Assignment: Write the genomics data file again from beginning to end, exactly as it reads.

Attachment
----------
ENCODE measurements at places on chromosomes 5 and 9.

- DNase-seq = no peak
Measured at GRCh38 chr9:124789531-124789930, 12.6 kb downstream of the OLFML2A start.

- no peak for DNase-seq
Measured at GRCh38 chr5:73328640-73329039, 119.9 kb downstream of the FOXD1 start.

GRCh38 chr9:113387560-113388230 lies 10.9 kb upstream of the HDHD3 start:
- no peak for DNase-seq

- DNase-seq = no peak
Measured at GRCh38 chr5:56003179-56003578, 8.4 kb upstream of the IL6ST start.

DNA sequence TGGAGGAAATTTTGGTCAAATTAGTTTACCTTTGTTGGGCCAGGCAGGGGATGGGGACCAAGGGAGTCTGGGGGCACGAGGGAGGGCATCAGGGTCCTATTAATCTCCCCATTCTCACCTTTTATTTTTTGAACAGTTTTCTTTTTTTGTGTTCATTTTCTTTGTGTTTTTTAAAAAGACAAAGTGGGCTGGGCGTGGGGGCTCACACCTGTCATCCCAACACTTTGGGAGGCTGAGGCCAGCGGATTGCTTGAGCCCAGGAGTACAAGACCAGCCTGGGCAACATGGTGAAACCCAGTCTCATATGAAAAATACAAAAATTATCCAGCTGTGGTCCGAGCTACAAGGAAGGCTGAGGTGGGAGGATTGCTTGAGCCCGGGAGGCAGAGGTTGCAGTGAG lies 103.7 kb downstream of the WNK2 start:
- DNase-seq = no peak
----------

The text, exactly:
ENCODE measurements at places on chromosomes 5 and 9.

- DNase-seq = no peak
Measured at GRCh38 chr9:124789531-124789930, 12.6 kb downstream of the OLFML2A start.

- no peak for DNase-seq
Measured at GRCh38 chr5:73328640-73329039, 119.9 kb downstream of the FOXD1 start.

GRCh38 chr9:113387560-113388230 lies 10.9 kb upstream of the HDHD3 start:
- no peak for DNase-seq

- DNase-seq = no peak
Measured at GRCh38 chr5:56003179-56003578, 8.4 kb upstream of the IL6ST start.

DNA sequence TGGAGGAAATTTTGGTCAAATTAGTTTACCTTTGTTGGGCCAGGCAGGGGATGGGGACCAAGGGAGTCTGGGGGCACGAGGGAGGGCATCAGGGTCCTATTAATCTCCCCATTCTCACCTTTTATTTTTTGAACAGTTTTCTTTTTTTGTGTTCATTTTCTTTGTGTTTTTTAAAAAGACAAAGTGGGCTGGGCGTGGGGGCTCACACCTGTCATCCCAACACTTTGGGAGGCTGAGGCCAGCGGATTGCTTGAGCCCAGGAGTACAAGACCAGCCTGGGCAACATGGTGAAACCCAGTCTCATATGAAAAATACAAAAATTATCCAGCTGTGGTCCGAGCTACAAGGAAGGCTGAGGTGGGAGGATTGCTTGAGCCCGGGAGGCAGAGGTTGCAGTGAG lies 103.7 kb downstream of the WNK2 start:
- DNase-seq = no peak